Your countries are also supporting the Fund in other ways. Several ASEAN countries are participating in the New Arrangements to Borrow, which will double the credit lines available to the Fund for use in the event of a systemic crisis. At the same time, your countries have actively supported the establishment of a self-sustained and permanent Enhanced Structural Adjustment Facility (ESAF), which will enable the Fund to continue supporting stabilization and reform in our poorer members, including Vietnam. The ESAF will also provide the vehicle for the Fund’s contribution—with the World Bank and other creditors—to reducing the debt burden of the most heavily indebted poor countries. I would like to mention, by the way, the important contribution that Indonesia has made through its leadership of the nonaligned movement in drawing attention to the debt issue. Most of your countries, which played a decisive role a few years ago in allowing the ESAF to be replenished, have already indicated that they will contribute to the permanent ESAF, and I am hopeful that others will join them.

In the coming months, the priority will be to reach agreement on a substantial increase in Fund quotas. With relatively strong demand for Fund resources, the Fund’s liquidity ratio is currently on a relatively sharp downward trend, and, by the end of 1997, it is projected to decline to below the traditionally critical threshold of 70 percent. This would be the Fund’s lowest liquidity ratio since late 1983, just before the Eighth General Review of Quotas came into effect. This makes it a matter of urgency, particularly at a time of increased uncertainty in the global economy, to finalize the negotiation on a substantial quota increase with no further delay. Moreover, the current quota review provides an opportunity to reflect in members’ quotas the changes in the world economy that have taken place since the last increase in quotas was agreed upon, and we will be working hard to see that these discussions come to a positive conclusion as soon as possible.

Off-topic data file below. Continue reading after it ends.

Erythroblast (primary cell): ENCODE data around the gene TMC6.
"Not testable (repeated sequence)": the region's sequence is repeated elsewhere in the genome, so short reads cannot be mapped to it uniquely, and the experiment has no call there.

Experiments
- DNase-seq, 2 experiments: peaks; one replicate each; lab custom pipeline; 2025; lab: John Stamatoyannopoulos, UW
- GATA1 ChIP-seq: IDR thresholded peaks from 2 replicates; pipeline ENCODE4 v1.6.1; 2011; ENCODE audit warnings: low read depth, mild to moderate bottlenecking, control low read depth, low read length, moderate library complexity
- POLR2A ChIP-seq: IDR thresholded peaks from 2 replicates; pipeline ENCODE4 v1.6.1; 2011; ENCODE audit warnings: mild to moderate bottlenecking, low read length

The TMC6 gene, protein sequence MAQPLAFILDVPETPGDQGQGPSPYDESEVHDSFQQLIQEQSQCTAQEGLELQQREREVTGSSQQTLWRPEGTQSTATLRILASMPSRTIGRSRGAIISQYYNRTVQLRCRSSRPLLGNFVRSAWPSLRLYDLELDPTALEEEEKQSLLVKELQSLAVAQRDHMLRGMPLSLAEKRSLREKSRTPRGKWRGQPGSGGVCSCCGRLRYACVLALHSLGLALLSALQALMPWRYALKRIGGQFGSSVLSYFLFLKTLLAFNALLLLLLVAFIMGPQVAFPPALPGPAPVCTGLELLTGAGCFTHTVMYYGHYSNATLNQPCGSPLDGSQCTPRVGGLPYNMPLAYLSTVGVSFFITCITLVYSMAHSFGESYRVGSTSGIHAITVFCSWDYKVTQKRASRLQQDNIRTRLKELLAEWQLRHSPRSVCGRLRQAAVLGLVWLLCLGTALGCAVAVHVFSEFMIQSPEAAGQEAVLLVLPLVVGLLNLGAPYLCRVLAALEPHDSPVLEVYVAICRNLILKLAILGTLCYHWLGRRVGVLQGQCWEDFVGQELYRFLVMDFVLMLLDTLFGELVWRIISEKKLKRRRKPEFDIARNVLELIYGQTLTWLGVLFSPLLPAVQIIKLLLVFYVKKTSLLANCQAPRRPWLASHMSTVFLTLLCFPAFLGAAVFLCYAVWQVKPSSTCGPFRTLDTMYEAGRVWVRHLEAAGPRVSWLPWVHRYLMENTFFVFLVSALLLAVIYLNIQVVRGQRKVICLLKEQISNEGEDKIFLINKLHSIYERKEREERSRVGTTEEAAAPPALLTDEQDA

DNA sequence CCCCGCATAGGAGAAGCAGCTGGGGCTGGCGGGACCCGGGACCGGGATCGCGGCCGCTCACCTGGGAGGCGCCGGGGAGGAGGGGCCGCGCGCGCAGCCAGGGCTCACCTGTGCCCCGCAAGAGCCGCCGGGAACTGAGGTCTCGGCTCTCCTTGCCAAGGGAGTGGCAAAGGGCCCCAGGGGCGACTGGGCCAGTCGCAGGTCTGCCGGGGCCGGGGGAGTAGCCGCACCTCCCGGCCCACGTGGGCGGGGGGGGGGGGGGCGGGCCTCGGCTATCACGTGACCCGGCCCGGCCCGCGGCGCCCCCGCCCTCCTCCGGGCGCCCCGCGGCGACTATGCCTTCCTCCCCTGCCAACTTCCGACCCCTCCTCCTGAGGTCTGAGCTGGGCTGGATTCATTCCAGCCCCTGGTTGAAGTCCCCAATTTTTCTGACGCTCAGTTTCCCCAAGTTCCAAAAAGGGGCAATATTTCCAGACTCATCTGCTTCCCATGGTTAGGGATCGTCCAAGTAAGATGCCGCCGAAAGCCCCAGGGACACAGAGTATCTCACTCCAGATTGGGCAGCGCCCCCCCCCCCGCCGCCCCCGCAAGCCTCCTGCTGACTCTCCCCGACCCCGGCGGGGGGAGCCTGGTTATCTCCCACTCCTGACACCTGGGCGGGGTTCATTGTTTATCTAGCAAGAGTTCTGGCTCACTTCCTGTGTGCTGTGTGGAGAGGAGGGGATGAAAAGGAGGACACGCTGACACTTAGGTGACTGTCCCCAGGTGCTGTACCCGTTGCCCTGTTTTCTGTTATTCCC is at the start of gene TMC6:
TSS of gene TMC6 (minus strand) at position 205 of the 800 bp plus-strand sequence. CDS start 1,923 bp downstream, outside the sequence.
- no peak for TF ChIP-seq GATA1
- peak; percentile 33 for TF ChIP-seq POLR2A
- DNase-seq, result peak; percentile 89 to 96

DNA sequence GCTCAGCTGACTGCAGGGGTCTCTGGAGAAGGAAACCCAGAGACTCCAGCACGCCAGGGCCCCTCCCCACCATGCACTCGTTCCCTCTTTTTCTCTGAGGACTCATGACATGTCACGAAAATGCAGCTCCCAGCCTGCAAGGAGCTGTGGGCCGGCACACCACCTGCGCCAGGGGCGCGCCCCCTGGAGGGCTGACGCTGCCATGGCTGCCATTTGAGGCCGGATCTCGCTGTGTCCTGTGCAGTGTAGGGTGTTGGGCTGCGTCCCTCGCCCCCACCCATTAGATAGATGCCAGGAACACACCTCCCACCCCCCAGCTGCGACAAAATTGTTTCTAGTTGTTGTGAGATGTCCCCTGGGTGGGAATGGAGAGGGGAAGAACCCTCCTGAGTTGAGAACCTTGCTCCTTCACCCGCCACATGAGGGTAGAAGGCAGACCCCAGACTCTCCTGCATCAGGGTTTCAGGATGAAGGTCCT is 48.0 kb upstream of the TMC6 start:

So far, I have talked about ASEAN’s financial stake in the Fund, and I must say that I have been very gratified by your countries’ growing role in this domain. But I believe your role goes beyond the financial. As I mentioned earlier, many IMF members are looking to ASEAN members and other Southeast Asian countries as models for their own stabilization and reform efforts. Your experience has important lessons not only for your immediate neighbors, but for others as well, such as China, South Asia, and Africa. I encourage you, therefore, to speak out more forcefully about the benefits of reform and conditions for success. In this way, you can make an important contribution to the international consensus in favor of prudent economic and financial policies. And just as other countries are benefiting from the economic success of ASEAN, so, too, will your countries—and indeed, the global economy as a whole—benefit from stronger economic policies and performance in the rest of the world. Moreover, by exercising their growing international influence, especially within the IMF, ASEAN countries can achieve the stronger voice in international monetary affairs that they rightfully seek and that the world needs to hear in this time of widespread anxiety about the future.

And just as I hope that ASEAN countries will continue to support the international system, so, too, do I want to assure you that the IMF will support your countries. Certainly, I welcome the growing regional cooperation in Asia, and the mutual support that countries in the region stand ready to give one another. This is another remarkable example for others, indeed. Still, I want you to know that the Fund is fully committed to supporting Asia whenever the need may arise in this still dangerous world where brutal, destabilizing forces can emerge overnight.

In conclusion, let me reiterate that the strong, high-quality growth achieved by ASEAN countries is an inspiration to many other countries around the world. The world needs you to continue opening new avenues toward balanced and sustainable development. The IMF has been proud to accompany your initial success; it will be proud to initiate with you this new partnership.